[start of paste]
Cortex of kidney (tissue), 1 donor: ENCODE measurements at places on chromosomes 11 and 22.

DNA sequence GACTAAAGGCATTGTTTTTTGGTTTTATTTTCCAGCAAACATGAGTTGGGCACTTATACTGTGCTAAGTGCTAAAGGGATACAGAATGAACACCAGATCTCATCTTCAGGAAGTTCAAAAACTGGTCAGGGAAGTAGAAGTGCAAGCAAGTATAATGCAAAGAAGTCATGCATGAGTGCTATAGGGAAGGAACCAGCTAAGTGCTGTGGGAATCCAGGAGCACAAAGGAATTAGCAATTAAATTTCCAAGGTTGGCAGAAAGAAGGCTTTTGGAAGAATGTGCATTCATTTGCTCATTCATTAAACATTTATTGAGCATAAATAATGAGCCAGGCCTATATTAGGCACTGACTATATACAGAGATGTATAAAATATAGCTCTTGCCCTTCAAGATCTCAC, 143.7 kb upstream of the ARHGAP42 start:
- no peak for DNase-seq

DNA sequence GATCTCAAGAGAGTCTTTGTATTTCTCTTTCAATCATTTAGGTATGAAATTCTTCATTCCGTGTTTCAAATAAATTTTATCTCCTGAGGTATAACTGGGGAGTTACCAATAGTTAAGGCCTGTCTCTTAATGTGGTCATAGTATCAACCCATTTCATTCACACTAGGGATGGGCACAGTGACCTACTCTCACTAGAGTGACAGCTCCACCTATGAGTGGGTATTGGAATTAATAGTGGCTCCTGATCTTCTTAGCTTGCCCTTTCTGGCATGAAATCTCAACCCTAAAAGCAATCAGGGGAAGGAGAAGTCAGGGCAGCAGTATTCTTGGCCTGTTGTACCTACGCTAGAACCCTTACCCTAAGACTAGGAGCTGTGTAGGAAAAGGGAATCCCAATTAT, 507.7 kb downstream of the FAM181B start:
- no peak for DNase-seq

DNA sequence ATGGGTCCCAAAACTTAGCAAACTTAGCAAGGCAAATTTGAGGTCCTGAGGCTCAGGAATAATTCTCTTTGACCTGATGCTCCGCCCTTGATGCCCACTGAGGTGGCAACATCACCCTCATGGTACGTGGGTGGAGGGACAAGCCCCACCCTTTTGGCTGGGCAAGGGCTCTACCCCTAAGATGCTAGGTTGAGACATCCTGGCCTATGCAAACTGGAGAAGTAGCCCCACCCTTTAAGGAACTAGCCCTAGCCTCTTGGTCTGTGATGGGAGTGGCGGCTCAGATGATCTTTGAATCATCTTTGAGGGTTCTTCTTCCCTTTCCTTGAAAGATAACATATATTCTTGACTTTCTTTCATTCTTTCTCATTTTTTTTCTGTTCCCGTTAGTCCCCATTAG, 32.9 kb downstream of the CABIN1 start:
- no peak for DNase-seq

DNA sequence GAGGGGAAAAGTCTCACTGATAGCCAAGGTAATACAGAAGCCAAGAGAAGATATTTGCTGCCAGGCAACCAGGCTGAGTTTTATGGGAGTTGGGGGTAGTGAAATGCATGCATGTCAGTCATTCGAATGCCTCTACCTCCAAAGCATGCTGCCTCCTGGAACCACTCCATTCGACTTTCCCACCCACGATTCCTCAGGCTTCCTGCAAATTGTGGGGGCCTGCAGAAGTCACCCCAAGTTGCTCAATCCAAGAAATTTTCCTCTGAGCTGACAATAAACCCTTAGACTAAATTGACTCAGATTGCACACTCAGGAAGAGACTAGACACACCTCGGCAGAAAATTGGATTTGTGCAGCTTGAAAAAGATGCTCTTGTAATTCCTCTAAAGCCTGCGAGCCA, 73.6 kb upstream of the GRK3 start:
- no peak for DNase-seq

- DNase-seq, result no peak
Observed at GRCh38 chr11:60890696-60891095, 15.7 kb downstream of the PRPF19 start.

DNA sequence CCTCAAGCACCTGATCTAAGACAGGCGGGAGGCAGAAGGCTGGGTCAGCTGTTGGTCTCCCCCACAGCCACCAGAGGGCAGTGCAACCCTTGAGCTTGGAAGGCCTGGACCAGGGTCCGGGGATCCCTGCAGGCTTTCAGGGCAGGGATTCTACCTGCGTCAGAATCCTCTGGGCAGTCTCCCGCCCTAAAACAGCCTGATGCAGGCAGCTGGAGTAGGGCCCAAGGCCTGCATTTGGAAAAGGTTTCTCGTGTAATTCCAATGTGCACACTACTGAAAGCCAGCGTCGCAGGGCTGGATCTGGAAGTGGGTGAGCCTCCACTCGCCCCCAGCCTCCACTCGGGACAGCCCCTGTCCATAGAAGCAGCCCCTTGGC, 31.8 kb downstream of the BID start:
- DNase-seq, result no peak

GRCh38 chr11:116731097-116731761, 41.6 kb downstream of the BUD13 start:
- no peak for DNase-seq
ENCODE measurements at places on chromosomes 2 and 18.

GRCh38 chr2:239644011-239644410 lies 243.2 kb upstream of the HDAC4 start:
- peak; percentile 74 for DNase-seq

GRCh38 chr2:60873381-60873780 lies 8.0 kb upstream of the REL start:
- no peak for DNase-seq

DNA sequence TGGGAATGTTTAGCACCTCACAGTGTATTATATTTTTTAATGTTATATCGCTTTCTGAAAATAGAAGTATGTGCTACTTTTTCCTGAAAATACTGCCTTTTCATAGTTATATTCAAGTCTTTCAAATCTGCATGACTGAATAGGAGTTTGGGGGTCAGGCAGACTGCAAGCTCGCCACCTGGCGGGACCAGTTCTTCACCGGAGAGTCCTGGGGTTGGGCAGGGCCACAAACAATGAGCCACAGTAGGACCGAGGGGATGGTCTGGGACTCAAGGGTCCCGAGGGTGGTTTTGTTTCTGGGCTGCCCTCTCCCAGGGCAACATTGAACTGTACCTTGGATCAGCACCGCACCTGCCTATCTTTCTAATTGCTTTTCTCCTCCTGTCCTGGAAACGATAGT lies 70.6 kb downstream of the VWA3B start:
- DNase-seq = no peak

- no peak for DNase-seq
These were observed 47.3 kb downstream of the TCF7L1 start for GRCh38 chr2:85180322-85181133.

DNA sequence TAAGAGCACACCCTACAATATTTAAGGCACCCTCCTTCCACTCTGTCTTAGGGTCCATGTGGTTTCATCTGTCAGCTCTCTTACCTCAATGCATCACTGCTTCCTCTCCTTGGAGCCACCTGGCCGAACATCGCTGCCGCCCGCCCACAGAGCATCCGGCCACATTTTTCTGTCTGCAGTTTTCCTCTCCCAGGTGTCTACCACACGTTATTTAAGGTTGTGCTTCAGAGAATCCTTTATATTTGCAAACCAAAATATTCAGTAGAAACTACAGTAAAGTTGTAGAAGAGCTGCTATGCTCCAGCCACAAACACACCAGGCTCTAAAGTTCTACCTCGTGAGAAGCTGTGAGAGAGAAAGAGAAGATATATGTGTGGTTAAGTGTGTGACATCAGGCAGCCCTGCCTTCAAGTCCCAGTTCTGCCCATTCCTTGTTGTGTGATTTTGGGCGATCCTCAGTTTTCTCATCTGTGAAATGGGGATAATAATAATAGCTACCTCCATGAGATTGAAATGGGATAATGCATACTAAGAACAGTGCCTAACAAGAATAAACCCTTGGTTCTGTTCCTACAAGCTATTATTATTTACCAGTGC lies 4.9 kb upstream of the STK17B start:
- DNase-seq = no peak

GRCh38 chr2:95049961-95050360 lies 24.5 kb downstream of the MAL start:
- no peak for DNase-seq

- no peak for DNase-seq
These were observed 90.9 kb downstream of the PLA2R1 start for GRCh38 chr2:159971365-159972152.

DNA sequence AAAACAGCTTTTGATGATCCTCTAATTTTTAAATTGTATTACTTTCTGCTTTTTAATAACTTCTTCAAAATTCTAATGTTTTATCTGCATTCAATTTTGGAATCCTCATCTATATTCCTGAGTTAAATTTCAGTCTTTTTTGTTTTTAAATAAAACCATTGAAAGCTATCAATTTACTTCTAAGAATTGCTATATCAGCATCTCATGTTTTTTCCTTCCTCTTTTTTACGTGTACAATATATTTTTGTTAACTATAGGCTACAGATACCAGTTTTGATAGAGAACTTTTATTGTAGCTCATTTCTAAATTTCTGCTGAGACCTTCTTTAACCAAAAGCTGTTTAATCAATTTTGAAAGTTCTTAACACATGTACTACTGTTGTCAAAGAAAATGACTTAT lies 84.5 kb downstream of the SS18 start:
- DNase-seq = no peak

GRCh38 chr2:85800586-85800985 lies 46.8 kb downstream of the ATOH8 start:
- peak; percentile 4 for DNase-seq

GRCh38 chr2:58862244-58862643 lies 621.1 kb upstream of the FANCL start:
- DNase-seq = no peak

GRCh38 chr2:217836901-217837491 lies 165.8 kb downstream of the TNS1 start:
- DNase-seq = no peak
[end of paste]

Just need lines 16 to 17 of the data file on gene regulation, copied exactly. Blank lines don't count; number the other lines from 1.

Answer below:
ENCODE measurements at places on chromosomes 2 and 18.

GRCh38 chr2:239644011-239644410 lies 243.2 kb upstream of the HDAC4 start: